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|Title:||Response of One-Way Reinforced Masonry Flexural Walls under Blast Loading|
|Keywords:||Blast Loads;Concrete Masonry;Reinforced Masonry Blast Response;Third-Scale Testing;Nonlinear SDOF Model;Strain Rate;Pressure-Impulse|
|Abstract:||In this thesis, the dynamic structural response of six scaled flexural masonry walls to scaled blast loading is experimentally investigated. These walls have been tested in at an open range with charge masses ranging from 5 kg to 25 kg of Pentex-D explosive material with a TNT equivalency of 1.2, and with a constant stand-off distance of 5 m throughout testing. The field properties of the blast wave, which includes the reflected and free field pressures, were recorded. Additionally, the displacement response histories of the wall over the blast test were recorded and the post-blast damage was documented. This study puts forth several potential models for the analysis of the experimental data. The experimentally obtained blast characteristics were compared to predictions of the Kingery and Bulmash (K-B) model. The strain rates used during the study are equivalent to those developed by a number of studies for the materials used in the construction of the specimens. The results obtained through the experimental program are compared to those from a variety of single degree of freedom models, ranging from simplified linear relationships to complex stress-strain relations accounting for the effects that arise because of the increased strain rate due to blast testing. The simplified model assumes a constant stiffness, mass, and triangular pressure profile to determine the peak deflection of the specimen during an experimental test. The bilinear and nonlinear models are based on the discretization of the wall sections into a number of layers, and using strain-rate dependent, stress-strain relations of the constituent materials to generate stresses within the layers. These stresses then iv form the basis of the resistance function to determine the structural response of the test specimens. In this study, the effect of higher modes of vibration on the test specimens is not included. The bilinear and nonlinear models are then implemented to develop Pressure-Impulse (P-I) diagrams, and the effect of the strain rate on P-I diagrams is investigated. The P-I are then available to be implemented into the recent blast code for reinforced masonry flexural walls. The fitted results of the recorded experimental blast pressure parameters are shown to be adequately approximated by the software ConWep in terms of the peak pressure and specific impulse. Comparing the K-B model, which forms the theoretical basis of ConWep, to the raw pressure profile data obtained from the experimental testing, a significant variations is found in the pressure data while significant scatter is found in the impulse. The analytical results show that increasing the nonlinearity of the material accounts for; the response predicted by the single degree of freedom model more closely relates to the response of the specimens. In addition, strain rate effects have a significant impact on the potential level of protection (LOP) provided by masonry flexural walls, as it has a noticeable effect on the curves of the P-I diagram.|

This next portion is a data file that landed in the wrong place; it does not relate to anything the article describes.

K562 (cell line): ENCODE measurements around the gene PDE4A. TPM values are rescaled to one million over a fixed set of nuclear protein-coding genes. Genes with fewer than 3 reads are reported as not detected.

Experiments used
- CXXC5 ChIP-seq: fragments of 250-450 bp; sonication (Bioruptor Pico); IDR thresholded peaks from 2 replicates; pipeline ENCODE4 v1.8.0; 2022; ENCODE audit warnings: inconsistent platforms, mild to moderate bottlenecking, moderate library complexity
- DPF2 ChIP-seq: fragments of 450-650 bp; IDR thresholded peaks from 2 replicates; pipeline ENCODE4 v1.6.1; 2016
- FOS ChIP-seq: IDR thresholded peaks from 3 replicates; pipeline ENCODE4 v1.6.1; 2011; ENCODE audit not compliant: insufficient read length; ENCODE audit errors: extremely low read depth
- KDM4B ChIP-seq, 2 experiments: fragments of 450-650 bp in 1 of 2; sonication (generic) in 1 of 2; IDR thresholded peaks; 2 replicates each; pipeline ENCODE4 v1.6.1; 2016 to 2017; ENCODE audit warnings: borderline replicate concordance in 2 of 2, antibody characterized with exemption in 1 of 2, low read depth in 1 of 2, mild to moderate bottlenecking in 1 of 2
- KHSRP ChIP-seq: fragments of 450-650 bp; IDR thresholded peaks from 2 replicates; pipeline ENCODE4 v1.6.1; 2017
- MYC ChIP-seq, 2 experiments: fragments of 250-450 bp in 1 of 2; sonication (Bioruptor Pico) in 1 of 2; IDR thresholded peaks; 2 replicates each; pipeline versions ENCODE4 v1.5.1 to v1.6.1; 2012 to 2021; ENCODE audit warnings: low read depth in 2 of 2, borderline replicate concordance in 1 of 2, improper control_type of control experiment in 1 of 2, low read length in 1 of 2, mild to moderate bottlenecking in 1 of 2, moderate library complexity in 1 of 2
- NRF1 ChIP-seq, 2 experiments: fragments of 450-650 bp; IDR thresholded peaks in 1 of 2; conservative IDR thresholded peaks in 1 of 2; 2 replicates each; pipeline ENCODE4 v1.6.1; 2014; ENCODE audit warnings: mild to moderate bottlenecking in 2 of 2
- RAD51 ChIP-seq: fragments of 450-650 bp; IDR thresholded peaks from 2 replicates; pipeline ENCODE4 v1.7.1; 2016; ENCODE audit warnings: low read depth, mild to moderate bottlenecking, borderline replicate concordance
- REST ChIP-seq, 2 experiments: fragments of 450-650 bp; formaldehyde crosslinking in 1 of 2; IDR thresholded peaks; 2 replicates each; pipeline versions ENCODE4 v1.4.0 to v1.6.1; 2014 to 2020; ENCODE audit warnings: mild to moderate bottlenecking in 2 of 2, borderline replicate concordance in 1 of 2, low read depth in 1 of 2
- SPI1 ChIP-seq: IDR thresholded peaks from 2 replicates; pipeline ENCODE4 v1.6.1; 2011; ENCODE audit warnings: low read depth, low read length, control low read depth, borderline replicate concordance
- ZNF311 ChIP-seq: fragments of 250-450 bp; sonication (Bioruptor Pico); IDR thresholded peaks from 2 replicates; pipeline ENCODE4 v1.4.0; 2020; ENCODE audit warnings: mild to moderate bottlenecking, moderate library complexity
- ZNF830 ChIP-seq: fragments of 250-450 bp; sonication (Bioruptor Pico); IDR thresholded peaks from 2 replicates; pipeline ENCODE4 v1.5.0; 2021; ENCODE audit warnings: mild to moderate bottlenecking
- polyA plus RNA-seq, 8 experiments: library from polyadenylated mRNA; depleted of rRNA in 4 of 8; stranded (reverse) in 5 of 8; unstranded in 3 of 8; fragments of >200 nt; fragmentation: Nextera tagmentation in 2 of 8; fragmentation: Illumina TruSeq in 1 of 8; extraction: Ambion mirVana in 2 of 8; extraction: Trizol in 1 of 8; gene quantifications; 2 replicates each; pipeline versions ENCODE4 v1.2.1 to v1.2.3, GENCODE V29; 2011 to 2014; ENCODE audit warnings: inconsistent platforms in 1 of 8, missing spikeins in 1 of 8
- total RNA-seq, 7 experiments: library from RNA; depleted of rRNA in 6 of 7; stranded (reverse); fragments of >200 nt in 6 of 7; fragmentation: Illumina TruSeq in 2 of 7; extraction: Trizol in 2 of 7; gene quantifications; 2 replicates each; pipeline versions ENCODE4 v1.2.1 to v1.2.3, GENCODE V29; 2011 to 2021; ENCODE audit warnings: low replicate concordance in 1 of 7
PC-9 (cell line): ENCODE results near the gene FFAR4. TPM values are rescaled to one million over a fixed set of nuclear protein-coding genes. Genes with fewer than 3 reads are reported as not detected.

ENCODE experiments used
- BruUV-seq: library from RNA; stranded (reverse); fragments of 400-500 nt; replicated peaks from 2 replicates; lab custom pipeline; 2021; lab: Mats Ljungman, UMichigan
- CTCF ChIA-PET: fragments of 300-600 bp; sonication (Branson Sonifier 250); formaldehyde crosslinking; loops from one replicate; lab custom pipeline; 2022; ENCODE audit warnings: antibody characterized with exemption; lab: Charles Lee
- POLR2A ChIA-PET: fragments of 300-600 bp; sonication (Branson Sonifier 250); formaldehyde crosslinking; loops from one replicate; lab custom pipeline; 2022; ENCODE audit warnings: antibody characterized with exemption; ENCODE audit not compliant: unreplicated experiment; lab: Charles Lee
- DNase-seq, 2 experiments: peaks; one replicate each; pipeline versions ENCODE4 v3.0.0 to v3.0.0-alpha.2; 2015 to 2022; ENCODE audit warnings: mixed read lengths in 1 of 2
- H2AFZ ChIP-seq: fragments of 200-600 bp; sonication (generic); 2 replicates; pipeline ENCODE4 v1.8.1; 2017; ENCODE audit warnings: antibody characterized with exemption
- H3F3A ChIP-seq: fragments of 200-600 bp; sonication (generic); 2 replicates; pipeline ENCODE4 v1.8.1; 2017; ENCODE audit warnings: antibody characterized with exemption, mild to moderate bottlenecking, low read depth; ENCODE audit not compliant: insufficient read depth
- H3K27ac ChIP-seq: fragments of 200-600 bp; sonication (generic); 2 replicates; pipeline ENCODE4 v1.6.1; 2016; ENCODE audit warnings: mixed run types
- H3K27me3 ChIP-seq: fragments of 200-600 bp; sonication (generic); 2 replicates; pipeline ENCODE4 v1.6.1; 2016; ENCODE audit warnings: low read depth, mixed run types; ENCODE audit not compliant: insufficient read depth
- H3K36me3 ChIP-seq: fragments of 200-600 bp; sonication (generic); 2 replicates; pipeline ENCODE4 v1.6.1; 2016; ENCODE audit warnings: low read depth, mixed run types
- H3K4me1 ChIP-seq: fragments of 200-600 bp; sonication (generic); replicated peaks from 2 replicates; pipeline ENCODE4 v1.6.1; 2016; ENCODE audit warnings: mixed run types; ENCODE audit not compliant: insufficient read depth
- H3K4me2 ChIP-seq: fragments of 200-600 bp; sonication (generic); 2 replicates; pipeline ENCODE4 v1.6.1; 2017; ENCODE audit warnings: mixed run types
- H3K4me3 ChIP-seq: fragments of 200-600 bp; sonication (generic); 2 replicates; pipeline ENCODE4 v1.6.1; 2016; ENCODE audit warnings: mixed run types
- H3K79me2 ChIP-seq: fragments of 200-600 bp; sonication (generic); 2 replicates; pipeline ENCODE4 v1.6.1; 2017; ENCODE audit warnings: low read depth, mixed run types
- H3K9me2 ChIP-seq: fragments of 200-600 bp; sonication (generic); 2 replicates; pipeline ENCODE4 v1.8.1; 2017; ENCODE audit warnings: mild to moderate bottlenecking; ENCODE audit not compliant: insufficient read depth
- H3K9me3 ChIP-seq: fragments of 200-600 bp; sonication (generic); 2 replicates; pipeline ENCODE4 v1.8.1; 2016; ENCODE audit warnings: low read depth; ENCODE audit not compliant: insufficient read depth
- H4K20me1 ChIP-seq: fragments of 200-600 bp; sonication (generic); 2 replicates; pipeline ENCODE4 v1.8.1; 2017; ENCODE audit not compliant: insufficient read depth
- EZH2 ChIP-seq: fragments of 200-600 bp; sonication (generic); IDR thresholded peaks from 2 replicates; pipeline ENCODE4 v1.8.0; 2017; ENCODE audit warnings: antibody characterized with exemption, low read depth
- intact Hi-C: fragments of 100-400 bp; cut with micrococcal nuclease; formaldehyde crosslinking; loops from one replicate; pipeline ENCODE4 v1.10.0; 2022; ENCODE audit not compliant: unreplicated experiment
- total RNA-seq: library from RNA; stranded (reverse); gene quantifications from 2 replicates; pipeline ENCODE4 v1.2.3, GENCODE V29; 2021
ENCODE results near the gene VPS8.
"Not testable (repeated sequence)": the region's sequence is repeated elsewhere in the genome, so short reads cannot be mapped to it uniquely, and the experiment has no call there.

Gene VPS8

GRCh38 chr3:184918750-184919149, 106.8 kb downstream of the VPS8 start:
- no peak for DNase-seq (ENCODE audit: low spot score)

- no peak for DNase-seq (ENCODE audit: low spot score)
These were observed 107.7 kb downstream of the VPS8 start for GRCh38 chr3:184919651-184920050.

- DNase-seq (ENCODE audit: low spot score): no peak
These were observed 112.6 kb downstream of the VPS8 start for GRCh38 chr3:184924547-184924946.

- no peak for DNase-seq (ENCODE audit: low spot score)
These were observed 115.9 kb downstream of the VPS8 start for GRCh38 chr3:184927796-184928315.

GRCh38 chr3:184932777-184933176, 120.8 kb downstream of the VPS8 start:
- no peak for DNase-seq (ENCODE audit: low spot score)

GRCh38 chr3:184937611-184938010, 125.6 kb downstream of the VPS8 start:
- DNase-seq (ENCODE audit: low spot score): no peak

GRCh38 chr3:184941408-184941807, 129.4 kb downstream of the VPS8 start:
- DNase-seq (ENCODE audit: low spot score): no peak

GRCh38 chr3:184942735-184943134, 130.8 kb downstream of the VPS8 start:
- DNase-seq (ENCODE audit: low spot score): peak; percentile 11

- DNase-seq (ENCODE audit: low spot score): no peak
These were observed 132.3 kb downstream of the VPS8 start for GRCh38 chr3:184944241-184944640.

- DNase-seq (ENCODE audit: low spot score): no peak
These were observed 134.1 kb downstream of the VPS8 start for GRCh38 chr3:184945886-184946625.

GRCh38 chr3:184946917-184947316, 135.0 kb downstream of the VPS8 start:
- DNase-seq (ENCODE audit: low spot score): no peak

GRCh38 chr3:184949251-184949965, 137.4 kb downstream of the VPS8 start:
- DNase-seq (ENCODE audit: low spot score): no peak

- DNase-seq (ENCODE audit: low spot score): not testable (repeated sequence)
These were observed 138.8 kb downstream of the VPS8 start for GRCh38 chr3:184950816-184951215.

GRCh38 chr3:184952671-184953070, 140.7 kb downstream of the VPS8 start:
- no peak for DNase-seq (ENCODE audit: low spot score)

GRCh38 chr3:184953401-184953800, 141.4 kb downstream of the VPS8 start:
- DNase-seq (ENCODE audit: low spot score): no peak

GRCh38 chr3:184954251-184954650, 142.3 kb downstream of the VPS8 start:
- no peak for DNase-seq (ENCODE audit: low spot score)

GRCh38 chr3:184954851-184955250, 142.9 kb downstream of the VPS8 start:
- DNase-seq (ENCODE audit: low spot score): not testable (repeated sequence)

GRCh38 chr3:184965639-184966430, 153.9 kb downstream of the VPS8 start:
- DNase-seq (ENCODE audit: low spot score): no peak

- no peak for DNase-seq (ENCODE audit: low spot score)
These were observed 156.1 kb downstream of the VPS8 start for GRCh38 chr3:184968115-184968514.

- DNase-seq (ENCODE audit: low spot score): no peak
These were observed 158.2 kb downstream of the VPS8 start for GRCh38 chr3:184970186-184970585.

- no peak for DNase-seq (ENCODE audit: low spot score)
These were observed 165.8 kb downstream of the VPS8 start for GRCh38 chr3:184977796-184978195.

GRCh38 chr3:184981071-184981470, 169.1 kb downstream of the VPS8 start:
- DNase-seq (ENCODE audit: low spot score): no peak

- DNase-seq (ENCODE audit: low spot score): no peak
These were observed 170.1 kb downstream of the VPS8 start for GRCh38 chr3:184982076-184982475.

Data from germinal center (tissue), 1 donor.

|Appears in Collections:||Open Access Dissertations and Theses|
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|MarkHayman_Thesis_FinalSubmission.pdf||Final Submission||2.38 MB||Adobe PDF||View/Open|
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